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A view of the lake from the hills.Only made it to Watkins Glen. At this rate I'll still be in North Dakota when the snow starts falling. Tried to make the climb to the state park outside the city, turns out its on the bluff over the city. Walked a ways, then thought about it: I have no food, there's a terrible climb first thing tomorrow, there's no towns for 10 miles. I'll have to come into town anyway for breakfast and groceries. Turned around, camped in town, big spaghetti dinner at Bianco's Daughters.
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Day 24. What an awful day. The climb out of Watkins Glen was long, smooth, straight - and up. and up. and up. Terribly hot, I had to walk a good part of it. Sailed down to the Wanetta Lake / Lamoka Lake chasm, then up and up and up. Sailed down to the Keuka Lake chasm, then up and up and up. I must've spent well over an hour, possibly two, just pushing the bike.
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A view of Keuka Lake, I think. I finally went off route and took the level route to Kanona. 24oz of Mountain Dew later, I can face the heat again.
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Matthias and Andrea Reisen run Healing Spirits Experience herb farm and private hostel. Nice folks, offered me space in the barn. I opted to tent down by the creek and got soaked from the dew. Shared their dinner, a swim at the neighbors, ice cream, and did an upload.
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Day 25. Gorgeous morning, but turned hot, really hot. The hill from Dansville to Nunda was widely known and feared and not overrated. I walked most of it. The hills are not so much getting worse, but I'm getting worn down. Must be my 45 year old blood. Went to Letchworth State Park which, while I agree it's beautiful, especially the falls, the 20% and up road grades make it no place for a loaded bicycle. Campground was full, no exceptions, had to leave and find another campground somewhere out in the hills. Got horribly lost, got found again. Made dinner in the dark.
Day 26. Got some bad saddle irritation, can't ride today. Stayed over. Got no food, surviving on microwave cheese pizza, instant mac & cheese, and Mountain Dew. Just as well I stayed, endured a bad thunderstorm which was much better from inside a tent than on the road.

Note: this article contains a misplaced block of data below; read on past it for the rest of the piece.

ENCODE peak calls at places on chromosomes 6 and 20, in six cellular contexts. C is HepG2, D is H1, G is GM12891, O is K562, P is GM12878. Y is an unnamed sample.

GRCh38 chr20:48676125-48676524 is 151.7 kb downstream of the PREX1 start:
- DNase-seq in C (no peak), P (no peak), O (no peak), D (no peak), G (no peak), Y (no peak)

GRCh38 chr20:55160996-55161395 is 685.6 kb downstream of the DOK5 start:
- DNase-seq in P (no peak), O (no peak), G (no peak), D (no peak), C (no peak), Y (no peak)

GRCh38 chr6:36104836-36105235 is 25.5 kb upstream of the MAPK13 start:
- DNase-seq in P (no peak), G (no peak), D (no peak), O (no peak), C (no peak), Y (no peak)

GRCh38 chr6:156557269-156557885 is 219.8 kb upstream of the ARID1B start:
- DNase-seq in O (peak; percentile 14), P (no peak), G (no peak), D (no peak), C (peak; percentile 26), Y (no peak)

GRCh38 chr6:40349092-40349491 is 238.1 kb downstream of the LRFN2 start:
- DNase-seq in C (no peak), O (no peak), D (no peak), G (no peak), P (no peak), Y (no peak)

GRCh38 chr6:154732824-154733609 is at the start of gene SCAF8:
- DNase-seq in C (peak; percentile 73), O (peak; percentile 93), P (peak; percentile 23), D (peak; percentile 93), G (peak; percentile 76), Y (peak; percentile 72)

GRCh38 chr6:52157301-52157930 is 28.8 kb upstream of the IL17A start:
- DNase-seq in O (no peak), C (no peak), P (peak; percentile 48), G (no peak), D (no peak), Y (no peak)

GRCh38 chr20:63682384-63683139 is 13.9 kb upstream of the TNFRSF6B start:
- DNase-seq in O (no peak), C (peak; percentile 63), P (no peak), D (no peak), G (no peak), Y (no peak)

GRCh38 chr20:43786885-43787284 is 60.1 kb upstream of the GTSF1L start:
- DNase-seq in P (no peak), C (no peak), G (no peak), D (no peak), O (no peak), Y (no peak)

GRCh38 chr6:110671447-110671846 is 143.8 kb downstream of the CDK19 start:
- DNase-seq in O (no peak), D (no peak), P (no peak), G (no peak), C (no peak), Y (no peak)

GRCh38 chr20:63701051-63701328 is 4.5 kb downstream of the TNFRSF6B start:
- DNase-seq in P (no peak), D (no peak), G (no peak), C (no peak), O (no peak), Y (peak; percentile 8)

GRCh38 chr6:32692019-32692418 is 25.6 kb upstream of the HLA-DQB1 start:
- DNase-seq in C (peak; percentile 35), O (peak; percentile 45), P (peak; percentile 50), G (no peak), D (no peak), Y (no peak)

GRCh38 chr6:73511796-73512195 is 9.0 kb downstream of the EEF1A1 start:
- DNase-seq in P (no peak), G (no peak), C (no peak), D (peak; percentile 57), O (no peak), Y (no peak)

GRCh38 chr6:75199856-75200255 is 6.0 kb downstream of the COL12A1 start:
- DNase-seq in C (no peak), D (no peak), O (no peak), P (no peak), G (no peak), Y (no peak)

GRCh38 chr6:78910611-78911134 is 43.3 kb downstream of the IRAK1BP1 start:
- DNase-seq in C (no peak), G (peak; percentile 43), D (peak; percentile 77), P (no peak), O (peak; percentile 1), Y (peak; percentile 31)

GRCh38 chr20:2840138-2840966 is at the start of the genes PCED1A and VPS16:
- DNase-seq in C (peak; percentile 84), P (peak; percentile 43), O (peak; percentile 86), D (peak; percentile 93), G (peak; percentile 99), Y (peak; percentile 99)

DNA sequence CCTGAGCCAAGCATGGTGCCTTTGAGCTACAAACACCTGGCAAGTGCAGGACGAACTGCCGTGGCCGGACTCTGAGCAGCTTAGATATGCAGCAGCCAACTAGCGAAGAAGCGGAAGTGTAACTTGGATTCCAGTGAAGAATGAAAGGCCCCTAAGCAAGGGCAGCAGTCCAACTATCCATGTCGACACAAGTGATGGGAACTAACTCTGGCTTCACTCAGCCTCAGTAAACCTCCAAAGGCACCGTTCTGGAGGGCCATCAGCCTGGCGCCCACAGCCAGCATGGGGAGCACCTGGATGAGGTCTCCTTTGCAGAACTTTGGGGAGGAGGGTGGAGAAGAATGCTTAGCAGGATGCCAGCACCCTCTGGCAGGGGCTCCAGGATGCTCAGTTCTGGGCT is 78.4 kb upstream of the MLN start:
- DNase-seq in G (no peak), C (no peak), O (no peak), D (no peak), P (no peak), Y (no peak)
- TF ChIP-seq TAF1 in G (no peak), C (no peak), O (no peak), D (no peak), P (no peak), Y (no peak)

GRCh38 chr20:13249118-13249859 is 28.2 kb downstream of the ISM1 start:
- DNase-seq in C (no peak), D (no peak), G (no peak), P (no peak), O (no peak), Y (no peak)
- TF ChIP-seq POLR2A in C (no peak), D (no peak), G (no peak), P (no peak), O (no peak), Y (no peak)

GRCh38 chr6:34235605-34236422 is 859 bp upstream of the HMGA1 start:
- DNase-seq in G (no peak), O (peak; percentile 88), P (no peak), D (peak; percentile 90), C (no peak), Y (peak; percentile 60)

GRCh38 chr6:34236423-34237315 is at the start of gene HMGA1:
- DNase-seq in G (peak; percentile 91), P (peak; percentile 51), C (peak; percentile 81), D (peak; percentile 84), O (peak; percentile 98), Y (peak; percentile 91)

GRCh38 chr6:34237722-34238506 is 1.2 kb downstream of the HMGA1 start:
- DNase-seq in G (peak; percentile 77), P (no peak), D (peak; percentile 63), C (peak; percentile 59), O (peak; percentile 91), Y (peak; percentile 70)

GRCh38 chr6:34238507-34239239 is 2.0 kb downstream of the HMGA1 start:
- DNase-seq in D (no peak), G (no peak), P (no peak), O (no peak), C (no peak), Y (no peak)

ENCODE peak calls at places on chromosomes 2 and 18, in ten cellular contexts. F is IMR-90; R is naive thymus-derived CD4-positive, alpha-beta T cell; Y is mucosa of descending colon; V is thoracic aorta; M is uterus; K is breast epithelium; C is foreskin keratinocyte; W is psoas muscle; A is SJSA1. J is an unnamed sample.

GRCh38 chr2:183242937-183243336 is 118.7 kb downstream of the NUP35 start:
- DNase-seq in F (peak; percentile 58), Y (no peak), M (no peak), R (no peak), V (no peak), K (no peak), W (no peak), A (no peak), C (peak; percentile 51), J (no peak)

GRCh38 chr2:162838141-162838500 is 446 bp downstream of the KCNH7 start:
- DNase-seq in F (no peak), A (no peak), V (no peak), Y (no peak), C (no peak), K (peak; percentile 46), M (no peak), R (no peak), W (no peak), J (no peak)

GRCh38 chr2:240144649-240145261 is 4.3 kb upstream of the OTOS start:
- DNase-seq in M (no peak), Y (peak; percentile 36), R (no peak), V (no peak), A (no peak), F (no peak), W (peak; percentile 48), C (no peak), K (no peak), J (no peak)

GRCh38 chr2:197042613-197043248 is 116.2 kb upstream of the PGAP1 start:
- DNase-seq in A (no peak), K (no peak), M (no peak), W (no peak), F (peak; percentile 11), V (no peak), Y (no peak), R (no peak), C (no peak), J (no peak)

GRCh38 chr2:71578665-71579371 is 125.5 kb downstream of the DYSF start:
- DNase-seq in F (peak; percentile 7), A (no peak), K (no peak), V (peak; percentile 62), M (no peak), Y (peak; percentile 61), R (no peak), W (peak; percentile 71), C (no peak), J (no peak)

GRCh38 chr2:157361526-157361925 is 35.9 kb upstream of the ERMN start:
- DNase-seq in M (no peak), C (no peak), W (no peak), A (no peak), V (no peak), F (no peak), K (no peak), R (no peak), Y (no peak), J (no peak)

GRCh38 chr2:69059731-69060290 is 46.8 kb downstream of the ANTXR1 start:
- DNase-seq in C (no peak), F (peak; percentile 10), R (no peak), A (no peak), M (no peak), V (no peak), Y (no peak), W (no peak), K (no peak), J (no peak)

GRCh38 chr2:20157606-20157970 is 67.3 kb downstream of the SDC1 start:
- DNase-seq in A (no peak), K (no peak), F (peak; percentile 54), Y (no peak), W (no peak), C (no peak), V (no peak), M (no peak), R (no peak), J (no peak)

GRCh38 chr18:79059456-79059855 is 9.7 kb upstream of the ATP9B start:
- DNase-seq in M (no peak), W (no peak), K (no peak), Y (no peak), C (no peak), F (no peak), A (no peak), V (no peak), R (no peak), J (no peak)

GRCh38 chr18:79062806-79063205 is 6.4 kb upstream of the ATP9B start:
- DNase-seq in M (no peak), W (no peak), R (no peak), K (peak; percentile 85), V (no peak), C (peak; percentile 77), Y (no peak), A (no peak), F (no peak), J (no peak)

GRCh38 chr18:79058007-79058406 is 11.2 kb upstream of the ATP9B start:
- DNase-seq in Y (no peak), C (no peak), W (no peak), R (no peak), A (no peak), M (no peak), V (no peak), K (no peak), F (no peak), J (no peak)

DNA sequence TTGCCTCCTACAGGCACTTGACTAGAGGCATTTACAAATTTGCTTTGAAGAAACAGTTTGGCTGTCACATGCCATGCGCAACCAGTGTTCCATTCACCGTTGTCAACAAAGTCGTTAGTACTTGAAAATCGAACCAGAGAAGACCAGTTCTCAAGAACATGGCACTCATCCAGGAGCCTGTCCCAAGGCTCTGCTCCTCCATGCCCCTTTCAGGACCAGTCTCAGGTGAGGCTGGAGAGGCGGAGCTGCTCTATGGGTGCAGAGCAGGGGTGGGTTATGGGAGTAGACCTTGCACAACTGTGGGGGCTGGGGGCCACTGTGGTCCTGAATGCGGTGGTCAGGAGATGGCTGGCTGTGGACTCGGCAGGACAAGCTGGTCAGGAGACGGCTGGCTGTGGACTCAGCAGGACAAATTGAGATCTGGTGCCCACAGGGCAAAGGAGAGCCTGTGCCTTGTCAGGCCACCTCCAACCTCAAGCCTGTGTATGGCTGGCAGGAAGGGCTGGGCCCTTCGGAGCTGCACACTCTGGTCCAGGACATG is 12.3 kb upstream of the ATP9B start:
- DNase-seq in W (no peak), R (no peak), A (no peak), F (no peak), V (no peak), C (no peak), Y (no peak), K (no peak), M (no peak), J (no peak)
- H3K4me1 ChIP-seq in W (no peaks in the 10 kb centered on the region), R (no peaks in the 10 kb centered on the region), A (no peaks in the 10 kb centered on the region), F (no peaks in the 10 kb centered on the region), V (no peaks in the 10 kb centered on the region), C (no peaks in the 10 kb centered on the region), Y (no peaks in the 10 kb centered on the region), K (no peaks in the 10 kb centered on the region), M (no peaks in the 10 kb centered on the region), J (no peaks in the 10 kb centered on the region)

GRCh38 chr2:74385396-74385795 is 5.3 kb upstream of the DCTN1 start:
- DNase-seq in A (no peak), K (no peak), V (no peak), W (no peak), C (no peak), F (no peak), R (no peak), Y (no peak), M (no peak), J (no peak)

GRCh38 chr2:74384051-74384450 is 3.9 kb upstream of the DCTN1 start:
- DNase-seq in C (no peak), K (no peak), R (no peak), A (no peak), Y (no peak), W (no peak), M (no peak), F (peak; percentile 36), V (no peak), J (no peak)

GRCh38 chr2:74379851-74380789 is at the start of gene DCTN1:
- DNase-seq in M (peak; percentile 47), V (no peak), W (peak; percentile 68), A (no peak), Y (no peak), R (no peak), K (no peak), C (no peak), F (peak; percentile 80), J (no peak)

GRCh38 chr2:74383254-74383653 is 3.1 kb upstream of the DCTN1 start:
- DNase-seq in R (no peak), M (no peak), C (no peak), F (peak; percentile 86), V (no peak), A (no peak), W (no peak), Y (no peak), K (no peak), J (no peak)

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Day 27. Something was sniffing around the tent last night - after the bears, I just get a cold chill when that happens. (I'm told it was just racoons.) I tried to scare whatever it was away, it ran a little ways, stopped, and growled at me. This did not help my sleep....
I heartily recommend the Four Winds cg near Portageville. They did everything they could to see I was fed and saturated with Mountain Dew. Good stuff, that.
At the Triple-R cg near Franklinville, met these three guys, bikling from Buffalo to the Adirondacks.Two of them were veterans; one was a neophyte, and quite clearly suffering from "first day blues". You just have to ignore how you feel after the first day.
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Day 28. Rained during the early morning, then stayed gloomy all day. Sat out one short shower which turned into an hour-long nap. Oh, well, I guess I needed the sleep. Sat out repeating waves of rain at the Horseshoe Inn on the Allegany Reservoir, had a buffalo burger while I was waiting. Not bad, though, while it might have been red meat when it went into the kitchen, it was pretty black when I got it....
But it was getting late, so I picked my window in the rain and made a run for the next campground, just four miles away. I didn't make it, but not too badly soaked. Camped under another shelter near the Reservoir, in the marina.
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Day 29. 1000 miles! This is a major milestone. At this point, my last new leather saddle was finally comfortable. I think this one's gonna take a little longer.... As shown, climbing out of the reservoir, just a few miles short of the Pennsylvania line.
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Me at 1000 miles. Getting to look a little gaunt. Who you calling scruffy looking?
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Welcome to Pennsylvania. Well, there was a welcome to NY going the other way, all PA does is put up a county line sign. Note the change in pavement. I had pretty good to very good shoulders throughout NY, but practically none in PA.
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The Allegany Reservoir from a few hundred feet up. If the picture is slightly blurry it's because I was still gasping for air. All in all a good day. Stopped in Sugar Grove for a Dew. All they had was fountain, all sizes same price. So I got a 32oz, I figured, what the heck. I could try to carry what I couldn't drink. Drank it all. Left town, wasn't even sloshing. I guess I was more dehydrated than I thought....
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They have odd holidays up here. If you know anyone from PA, this won't surprise you. I think the tradition has this big guy in a red suit and a sleigh shooting off fireworks....

Continued here.